The half dozen or so UGA students who descended on the Project Safe thrift store on Jan. 21 weren’t there to shop.
Instead they, and a small contingent of volunteers from a local Presbyterian church, spent a few hours at the nonprofit agency’s Hawthorne Avenue location cleaning up, sorting and re-hanging clothes as well as straightening up sections of linens, housewares and toys. It was their way of giving back to the local community on the Martin Luther King Jr. national holiday.
“I love to volunteer, and UGA provides really good opportunities to volunteer in Athens,” said Georgina Nembhard, a graduate student in the College of Education.
Although this was Nembhard’s first time as a volunteer at the Project Safe thrift store, it wasn’t the first time the native of Ocean Township, N.J., has been involved in a local service project. During her time as a student-she earned her bachelor’s degree from the College of Family and Consumer Sciences in 2011-Nembhard has volunteered at a homeless shelter, a food bank and an elementary school.
The thrift store and P.S. Too Boutique, its sister location on Gaines School Road, are social enterprise programs of Project Safe, Inc., a nonprofit organization working to end domestic violence.
As part of Athens-Clarke County’s 11th annual King Day of Service, more than 100 UGA students worked on projects at seven sites coordinated by Community Connection and UGA’s Center for Leadership and Service. Some students worked in gardens while others pressure washed the home of a senior citizen and did other small repair work around the house. Still others removed stickers in the downtown area as part of Keep Athens-Clarke County Beautiful or helped out at United Hospice of Athens.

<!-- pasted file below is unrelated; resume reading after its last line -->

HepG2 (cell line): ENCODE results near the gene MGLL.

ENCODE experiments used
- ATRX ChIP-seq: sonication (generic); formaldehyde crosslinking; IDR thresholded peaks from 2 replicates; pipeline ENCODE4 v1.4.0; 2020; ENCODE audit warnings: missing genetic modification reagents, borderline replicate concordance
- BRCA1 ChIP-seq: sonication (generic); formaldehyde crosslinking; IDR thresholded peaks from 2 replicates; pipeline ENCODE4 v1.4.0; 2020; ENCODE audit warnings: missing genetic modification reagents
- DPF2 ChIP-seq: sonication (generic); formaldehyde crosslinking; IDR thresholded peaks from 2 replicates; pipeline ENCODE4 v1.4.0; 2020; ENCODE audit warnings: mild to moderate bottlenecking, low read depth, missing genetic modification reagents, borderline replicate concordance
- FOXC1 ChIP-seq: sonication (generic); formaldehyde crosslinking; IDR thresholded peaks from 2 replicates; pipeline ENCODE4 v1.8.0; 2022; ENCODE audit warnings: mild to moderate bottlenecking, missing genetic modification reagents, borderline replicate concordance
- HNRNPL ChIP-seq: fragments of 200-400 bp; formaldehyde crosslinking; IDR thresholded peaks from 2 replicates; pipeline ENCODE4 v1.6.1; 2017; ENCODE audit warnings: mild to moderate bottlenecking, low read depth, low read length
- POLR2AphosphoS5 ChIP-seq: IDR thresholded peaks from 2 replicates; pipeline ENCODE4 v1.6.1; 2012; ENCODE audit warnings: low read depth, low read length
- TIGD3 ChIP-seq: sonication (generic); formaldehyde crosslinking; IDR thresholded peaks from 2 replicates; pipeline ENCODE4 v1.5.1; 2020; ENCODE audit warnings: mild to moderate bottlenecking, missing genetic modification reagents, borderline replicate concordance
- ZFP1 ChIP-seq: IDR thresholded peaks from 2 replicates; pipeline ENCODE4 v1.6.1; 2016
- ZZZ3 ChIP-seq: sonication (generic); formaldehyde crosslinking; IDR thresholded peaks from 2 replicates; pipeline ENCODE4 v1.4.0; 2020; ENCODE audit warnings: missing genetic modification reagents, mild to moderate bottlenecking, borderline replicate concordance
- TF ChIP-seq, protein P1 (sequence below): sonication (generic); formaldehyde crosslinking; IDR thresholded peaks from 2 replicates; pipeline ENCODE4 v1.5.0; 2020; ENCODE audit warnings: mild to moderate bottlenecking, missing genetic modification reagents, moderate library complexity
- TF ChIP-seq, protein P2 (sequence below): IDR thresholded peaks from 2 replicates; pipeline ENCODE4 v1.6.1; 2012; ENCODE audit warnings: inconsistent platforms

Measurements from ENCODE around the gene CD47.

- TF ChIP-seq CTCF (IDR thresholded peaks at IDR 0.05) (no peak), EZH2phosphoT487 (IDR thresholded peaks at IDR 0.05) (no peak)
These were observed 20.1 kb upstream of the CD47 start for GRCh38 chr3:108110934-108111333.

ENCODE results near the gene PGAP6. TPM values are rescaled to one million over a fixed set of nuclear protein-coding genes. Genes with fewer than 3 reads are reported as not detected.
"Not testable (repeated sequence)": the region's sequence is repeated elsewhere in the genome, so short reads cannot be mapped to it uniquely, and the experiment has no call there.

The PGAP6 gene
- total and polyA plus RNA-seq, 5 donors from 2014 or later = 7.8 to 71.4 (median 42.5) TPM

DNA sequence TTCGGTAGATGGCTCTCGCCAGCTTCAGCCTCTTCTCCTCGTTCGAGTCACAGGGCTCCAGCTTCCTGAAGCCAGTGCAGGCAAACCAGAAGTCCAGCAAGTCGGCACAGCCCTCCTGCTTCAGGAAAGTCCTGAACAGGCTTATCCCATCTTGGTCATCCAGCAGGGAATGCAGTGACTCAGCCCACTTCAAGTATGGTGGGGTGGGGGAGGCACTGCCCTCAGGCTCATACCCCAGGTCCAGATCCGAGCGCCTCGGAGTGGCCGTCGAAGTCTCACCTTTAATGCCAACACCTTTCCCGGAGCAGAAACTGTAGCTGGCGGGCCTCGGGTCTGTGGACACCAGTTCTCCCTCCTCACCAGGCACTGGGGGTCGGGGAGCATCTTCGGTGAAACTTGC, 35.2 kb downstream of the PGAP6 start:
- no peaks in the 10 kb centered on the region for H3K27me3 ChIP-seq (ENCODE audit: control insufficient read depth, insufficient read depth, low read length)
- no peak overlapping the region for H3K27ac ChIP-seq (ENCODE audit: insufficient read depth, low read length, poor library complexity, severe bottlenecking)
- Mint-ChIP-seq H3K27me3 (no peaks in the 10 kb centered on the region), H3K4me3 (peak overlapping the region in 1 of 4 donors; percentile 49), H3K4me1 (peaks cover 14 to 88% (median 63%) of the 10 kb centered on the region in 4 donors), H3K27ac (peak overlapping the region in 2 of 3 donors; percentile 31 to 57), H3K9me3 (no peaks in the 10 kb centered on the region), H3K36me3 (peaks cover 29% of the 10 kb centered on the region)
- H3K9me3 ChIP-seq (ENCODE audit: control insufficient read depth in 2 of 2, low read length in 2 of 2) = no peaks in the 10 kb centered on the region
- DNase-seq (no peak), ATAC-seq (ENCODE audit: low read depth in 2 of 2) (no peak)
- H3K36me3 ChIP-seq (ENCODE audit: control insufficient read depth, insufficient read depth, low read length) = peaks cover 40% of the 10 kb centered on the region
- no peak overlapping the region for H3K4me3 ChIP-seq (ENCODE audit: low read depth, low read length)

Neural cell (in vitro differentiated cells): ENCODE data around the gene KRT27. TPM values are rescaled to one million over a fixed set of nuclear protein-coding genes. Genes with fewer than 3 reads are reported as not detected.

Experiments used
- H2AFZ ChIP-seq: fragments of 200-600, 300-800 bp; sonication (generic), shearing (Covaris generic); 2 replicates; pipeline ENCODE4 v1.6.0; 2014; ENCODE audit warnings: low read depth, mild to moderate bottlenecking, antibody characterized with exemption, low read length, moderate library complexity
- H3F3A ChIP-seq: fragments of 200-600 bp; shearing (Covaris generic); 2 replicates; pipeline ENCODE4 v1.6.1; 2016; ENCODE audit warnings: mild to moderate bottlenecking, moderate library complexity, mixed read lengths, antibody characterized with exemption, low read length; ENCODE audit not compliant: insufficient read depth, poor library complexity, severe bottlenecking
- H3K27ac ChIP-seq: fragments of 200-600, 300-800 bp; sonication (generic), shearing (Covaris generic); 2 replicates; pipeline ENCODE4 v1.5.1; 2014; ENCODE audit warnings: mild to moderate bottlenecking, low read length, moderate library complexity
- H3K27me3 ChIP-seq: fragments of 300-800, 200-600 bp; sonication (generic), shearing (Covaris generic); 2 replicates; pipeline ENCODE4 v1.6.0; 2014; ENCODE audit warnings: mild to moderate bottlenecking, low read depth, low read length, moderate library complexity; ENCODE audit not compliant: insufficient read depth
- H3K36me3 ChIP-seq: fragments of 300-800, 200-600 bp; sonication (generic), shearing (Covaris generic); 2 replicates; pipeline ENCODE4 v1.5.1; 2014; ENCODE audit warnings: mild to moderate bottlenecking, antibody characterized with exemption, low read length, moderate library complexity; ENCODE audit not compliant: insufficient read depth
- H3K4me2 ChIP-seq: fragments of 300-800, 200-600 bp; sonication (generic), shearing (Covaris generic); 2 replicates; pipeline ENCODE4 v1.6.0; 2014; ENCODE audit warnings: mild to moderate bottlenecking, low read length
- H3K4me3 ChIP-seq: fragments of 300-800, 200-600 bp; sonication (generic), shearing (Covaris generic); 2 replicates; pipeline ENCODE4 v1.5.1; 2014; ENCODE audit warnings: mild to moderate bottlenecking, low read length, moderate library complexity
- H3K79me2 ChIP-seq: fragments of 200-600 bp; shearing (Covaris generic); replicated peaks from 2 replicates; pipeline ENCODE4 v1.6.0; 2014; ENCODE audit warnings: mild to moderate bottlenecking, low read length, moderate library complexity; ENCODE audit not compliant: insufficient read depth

For Kathryn Macias, a junior from Warner Robins majoring in communication studies, and Sarah Hughes, a junior from Norcross studying international affairs, their stint at the Project Safe thrift store gave them a chance to complete a service project in Athens. As site leaders for IMPACT, a student service organization, they usually spend their time with other UGA students in weeklong service-learning projects across the U.S. Volunteering at the thrift store was an opportunity to serve locally.
“I’ve never volunteered at the thrift store before,” Macias said. “It was a chance to do something new.”
The experience was new for Fantasia Williams, too. The second-year, pre-business major from Valdosta works with the university’s Service Ambassador organization, which allows UGA students to connect with the Athens community by identifying and fulfilling a need for service.
“Our aim is to build bridges between the campus and local communities,” she said. “Helping out at the thrift store reinforces that goal for me personally.”